Fantastic article, Elena! Thanks for taking the time to write this. I will definitely be using this as a reference in upcoming projects!

2 Likes

Thanks a lot, Mike, your words are really encouraging for me! :star_struck: I’m very happy that you appreciated my work and found it useful, it means that I wrote a good stuff! :heavy_heart_exclamation:

2 Likes

Whilst most of the concepts you highlighted in the detailed and informative article(as averred by @ywbadri and @mathmike314 ) sounds pretty much esoteric to me as a newbie(lol), i can’t but appreciate the time you put in in coming up with this article - your passion can be felt in every word and illustrations therein.
I look forward to a point in time when i can fully comprehend and appreciate the concepts discussed.

Great job Elena.

1 Like

Feedback on article: “Spaceborn” visualizations: some interesting plot types …"

  1. Easy to follow, not too much detail, great examples!
  2. I will keep this as a bookmark - it provides me a wealth of coding tidbits which I expect to reference as I continue my learning journey! Very, very helpful!
  3. I am familiar with many different types of graphs/plots from my 35 years of Quality Engineering service. There were even a couple of new ones for me in this article.
1 Like

That’s super-cool @j.adeyemi.thomas, you’re inspiring me to write more articles that nobody understands! :grinning: Don’t worry, soon you’ll arrive there and even further, and will be able to do much more! Thanks a lot for your feedback, and happy learning!

Thank you very much, Bruce, for your positive feedback! I’m very glad that my article was helpful also for you, with such a huge experience. That’s really great and make me feel proud of myself! :star2:

Wow, rather interesting article! :wink:

  • as always easy to read both text and code.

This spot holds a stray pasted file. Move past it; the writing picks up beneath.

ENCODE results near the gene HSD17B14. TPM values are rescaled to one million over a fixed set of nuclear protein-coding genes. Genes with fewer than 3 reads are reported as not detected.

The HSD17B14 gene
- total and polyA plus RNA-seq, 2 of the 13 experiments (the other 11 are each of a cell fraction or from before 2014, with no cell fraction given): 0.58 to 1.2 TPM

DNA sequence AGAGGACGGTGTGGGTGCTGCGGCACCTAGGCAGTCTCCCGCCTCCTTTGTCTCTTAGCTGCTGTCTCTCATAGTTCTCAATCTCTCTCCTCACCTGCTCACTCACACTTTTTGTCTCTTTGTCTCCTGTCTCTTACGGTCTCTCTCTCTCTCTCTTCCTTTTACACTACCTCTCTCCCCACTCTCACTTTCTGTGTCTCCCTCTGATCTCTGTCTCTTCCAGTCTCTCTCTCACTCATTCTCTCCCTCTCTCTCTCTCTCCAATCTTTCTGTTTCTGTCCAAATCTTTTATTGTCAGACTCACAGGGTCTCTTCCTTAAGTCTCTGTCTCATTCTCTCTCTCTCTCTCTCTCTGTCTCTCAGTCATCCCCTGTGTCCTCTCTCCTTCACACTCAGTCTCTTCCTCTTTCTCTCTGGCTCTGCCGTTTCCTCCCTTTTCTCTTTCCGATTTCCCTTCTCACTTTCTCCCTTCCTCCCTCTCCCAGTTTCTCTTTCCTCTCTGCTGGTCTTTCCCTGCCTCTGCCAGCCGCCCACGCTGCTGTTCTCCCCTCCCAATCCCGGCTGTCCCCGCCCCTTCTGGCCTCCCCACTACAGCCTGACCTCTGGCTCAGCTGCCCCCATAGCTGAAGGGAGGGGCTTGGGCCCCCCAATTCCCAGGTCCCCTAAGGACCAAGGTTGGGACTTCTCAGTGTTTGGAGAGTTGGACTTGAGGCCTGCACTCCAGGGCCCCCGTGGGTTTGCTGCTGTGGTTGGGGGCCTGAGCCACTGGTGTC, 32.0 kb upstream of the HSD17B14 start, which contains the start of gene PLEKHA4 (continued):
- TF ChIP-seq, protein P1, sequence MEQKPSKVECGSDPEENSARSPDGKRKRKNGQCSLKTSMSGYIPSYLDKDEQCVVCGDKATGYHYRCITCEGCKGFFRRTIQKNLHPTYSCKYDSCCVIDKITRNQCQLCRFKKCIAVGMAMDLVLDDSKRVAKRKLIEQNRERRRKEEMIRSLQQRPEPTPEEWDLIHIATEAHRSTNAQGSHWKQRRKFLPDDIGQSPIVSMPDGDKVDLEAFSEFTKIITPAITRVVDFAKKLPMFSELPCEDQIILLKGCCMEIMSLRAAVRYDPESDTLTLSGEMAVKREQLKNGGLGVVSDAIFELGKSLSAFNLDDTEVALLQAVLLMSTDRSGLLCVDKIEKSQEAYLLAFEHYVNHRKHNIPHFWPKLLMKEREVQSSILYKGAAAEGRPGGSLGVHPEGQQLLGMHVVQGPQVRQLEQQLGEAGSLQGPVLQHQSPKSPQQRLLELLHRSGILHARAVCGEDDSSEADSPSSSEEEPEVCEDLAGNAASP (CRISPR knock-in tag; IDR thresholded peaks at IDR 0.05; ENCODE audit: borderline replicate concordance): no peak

• plus to plotting possibilities
  • especially I liked treemap and word cloud. Now I know where to take the logic of code :grin:
  • to the topic of article, worth reading , seems US - Hollywood made its job, people are looking in the sky for UFO :rofl: or Aliens don’t like the Canada because there too cold in comparision with sunny California :alien:
2 Likes

Thanks a lot, Serhii, for your cool comments! :heavy_heart_exclamation: Well, then I understand now why aliens avoid visiting Russia as well! :grinning:

1 Like

Enjoyed the exposure to new visualisations + the smoking cigar was a pretty cool find!

The venn diagram & the treemap are the most useful.

I would’ve enjoyed & benefited from you mapping the sightings with a geo map of North America (USA) (and cross-tabulating it with LSD use? ahahah!).

Be careful though… The Truth is Out There! :alien:

4 Likes

Thank you, Burhaan, for you kind words! :heart_eyes: Great idea about mapping (I think a choropleth map would be a great choice here), and especially about the correlation with a possible explanation! :sweat_smile: :joy:

This is fantastic, @Elena_Kosourova! very enjoyable to read, I have learned a lot!

I have bookmarked this article and am sure I will be using it as a resource in the future.

2 Likes

Thank you very much @gosaints! It’s great to know that my work can be useful for other people! :star_struck:

Hey @Elena_Kosourova ,
This is one of the coolest projects out there. The term ‘ufology’ made your descriptions all the more interesting. :joy:
Everything about this project : the information, the plots, the data manipulation techniques that you’ve used are nothing short of elegant and well written !

You’ve done an amazing job, so keep up the good work ! :smile:

P.s I would love to colab on a kaggle project with you sometime :grin:

3 Likes

Great project @Elena_Kosourova! UFOs are definitely are fun subject to explore these lesser-used visualisations. You’ve structured this article well and the code is easy to read.

One feedback point I have is perhaps to be cautious when drawing conclusions from graphs like the UFO sighting frequencies by state (USA) - California may have the most UFO sightings but it’s also the most populous state by a large margin (Florida and Texas also have high populations). Maybe it would be interesting to see the same information presented on a per-capita basis!

Super work overall!

2 Likes

Oh, I’m very happy @shubhkirti.prasad that you found my work cool! :heavy_heart_exclamation: And yes, it will be great to collaborate on some project! :grinning: In my profile here, you can find my linkedin and medium links, so let’s connect and keep in touch! :star_struck: